Willey confirms all that was gossip

March 17, 1998|By George F. Will

WASHINGTON — I said, "Hillary, he had insomnia. He couldn't sleep so he went for a drive." She started screaming and cussing and slammed down the phone.

I got on the phone and called him, and I said, "Governor, Hillary's up." And he said, "Oh, my God. Oh, God. Oh, God." And he came back in the back gate probably five to 10 minutes later.

-- Arkansas trooper Roger Perry, recalling under oath a late-night call from Hillary Rodham Clinton.

WASHINGTON -- With Kathleen Willey's "60 Minutes" appearance, the crisis of the Clinton presidency reached an adult moment, and the mental mechanics of agnosticism became yet more difficult. What kind of person can continue the intellectual contortions necessary to sustain doubt about who is lying -- President Clinton or the dozens of people who he, through his helpmate and hirelings, implies are engaged in a vast, orchestrated campaign of lying?

Ms. Willey's painful -- for her, and for civilized viewers -- appearance drew dignity from her patent reluctance, and her grown-up's incredulity about Mr. Clinton's crudity at the time and his continuing mendacity. The measured words spoken Sunday night were by someone who not even Mr. Clinton's taxpayer-funded smear squads will characterize as a "Clinton-hater" from the bowels of the "vast right-wing conspiracy." Ms. Willey's words cannot be dismissed as "rumors" (as Mr. Clinton's lawyer Bob Bennett dismissed much of the testimony taken by Paula Corbin Jones' attorneys, including the words of Trooper Perry, above).

Ms. Willey's words moved the focus of the crisis beyond Mr. Clinton, and beyond the taxpayer-funded chest-thumping White House boys sent forth to profess belief in their stonewalling employer. And it moved the focus beyond Monica Lewinsky and her age-appropriate attorney-consort, William Ginsburg.

The focus is now on the American public. Of course, Mr. Clinton must decide whether to continue casting himself as First Victim, against whom an amazingly disparate and growing group of people is risking prosecution by telling the darndest lies under oath. However, the public has a more important decision to make: whether it still thinks that Mr. Clinton's "private" behavior and lies he tells about that behavior are irrelevant to his public stature.

Presidential perjury

One judgment can no longer be evaded: If Ms. Willey is truthful, Mr. Clinton is a perjurer. So if she is truthful, he is probably not the sort who would flinch from suborning perjury and obstructing justice. Thus a backward-rolling tide -- a tentative presumption of truthfulness -- washes over an enormous mound of testimony.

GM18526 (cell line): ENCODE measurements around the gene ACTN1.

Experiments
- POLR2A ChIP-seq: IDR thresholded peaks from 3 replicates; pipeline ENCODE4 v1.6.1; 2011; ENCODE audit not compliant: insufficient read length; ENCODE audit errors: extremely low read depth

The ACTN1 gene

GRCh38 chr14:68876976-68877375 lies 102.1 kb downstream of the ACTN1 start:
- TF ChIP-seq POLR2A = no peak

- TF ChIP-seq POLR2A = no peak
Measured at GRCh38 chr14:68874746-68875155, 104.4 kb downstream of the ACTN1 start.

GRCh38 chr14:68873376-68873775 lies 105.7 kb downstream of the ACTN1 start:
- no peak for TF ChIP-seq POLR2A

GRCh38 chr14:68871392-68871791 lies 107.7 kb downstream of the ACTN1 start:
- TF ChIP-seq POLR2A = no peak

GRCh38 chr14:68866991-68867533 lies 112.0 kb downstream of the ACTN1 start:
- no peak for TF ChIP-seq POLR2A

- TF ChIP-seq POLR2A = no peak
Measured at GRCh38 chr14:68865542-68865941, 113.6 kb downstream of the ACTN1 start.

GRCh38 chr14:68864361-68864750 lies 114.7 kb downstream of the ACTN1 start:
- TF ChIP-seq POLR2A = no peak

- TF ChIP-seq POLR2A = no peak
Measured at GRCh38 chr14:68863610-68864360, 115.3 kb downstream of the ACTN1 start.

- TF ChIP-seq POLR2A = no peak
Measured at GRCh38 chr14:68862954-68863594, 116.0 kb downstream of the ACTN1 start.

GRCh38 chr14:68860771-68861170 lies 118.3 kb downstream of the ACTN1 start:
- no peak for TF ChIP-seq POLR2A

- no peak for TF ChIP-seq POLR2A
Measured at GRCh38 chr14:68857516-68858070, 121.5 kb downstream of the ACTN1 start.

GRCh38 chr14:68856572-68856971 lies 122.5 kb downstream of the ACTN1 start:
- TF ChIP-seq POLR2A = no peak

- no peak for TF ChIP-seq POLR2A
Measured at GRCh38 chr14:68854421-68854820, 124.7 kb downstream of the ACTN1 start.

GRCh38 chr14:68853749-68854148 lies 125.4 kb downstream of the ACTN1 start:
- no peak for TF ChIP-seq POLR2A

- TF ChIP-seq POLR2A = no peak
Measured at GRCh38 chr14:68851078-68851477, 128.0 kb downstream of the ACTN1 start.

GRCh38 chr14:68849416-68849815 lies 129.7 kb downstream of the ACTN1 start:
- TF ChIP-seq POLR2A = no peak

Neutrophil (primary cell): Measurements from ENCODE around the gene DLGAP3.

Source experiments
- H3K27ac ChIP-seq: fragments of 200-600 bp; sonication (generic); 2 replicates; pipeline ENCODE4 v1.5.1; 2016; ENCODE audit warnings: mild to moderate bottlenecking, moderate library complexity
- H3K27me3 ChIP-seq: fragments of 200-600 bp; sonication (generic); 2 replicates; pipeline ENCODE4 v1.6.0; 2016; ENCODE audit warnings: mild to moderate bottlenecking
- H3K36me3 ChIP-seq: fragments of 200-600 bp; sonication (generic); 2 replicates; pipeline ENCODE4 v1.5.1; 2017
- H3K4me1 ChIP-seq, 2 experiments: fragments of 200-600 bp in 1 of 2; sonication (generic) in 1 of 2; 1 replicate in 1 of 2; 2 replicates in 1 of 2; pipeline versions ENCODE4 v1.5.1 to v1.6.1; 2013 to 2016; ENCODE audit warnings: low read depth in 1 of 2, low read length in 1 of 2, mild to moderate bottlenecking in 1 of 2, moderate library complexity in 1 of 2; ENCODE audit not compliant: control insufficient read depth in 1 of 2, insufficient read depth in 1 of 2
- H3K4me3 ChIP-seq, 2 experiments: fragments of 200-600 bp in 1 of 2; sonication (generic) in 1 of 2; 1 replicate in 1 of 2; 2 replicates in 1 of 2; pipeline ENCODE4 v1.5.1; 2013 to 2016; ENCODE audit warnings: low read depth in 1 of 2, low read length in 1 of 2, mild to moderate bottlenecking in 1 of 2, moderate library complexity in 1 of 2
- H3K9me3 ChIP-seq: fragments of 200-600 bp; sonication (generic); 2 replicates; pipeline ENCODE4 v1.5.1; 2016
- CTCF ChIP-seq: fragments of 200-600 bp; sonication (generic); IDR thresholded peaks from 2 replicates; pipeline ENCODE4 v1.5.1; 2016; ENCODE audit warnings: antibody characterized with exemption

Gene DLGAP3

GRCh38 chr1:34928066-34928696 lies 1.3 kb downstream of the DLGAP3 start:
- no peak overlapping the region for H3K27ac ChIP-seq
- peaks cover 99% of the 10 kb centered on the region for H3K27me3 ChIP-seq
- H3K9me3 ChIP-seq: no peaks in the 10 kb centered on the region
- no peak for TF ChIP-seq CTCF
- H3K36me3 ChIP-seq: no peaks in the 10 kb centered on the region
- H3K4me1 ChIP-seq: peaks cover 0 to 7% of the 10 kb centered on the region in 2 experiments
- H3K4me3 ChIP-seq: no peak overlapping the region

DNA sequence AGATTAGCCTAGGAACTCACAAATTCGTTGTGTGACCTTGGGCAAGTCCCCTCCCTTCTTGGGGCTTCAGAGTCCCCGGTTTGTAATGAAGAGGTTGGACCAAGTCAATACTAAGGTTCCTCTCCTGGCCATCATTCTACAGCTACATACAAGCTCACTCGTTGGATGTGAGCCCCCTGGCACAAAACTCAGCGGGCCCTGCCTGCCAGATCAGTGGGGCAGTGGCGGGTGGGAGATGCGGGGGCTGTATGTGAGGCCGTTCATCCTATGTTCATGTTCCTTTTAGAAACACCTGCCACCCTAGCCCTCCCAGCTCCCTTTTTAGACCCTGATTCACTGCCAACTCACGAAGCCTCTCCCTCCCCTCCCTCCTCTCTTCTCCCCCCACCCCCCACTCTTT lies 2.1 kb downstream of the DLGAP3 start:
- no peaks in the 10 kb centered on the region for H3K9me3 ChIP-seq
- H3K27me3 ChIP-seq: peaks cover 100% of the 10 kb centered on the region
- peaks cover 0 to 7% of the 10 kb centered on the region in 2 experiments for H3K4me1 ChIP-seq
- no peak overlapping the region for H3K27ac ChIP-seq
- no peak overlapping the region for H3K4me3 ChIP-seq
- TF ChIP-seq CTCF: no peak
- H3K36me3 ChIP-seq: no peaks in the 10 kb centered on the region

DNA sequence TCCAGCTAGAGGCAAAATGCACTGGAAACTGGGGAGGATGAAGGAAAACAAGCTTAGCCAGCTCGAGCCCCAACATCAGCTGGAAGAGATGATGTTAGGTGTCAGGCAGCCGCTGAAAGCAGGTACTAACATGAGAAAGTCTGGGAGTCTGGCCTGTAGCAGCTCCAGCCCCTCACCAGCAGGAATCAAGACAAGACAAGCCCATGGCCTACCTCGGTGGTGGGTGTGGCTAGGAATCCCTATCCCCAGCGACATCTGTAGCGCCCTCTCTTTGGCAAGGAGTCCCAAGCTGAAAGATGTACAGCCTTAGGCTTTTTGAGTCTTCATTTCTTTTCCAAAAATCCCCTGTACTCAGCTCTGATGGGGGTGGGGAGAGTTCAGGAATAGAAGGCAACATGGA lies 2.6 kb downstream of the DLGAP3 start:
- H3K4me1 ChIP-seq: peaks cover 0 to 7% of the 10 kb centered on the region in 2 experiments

Some of it, such as the trooper's words above, is perhaps pertinent primarily to an aesthetic judgment about the Clintons' vulgarity. But grave judgments about possible abuses of power should be colored by knowledge of the kind of people at issue, people who for more than five years have been saying such things as:

Trust us, it really was an innocent bureaucratic mistake that caused 900 FBI files -- all concerning Republicans; what a coincidence -- to wind up in the hands of some people exceptionally unsavory even by the standards of the Clinton White House.

Sunday night the nation received another lesson in the power of sight and sound to magnify the power of printed words. Reading her deposition and seeing her recapitulation of it are quite different experiences. Some who have heard the tapes Linda R. Tripp made of Ms. Lewinsky say that it is as hard to doubt the truth of Ms. Lewinsky's words as it is to doubt the truth of Ms. Willey's.

The scandal's momentum will grow with the pursuit of such questions as: Did Nathan Landow, a large contributor to the Democratic Party, send a plane, as Newsweek reports, to bring Ms. Willey to see him? If so, for what purpose and with whose knowledge?

Cleansing the White House of Mr. Clinton -- the lamest duck in the history of the presidential aviary -- is less important than expunging two anodyne assumptions held by many Americans: that there can be merely trivial public consequences from presidential corruptions, particularly if they pertain to behavior the public chooses to call private; and that the duty of a president to obey the law varies inversely with the Dow Jones average. For a few years the United States can probably function fairly well, at least absent a foreign crisis, with a ridiculous president. We seem embarked on that constitutional experiment. Meanwhile, Gennifer Flowers has rendered an appropriately dismissive judgment on Mr. Clinton. "You'd think the boy would learn." The boy.

George F. Will is a syndicated columnist.

Pub Date: 3/17/98

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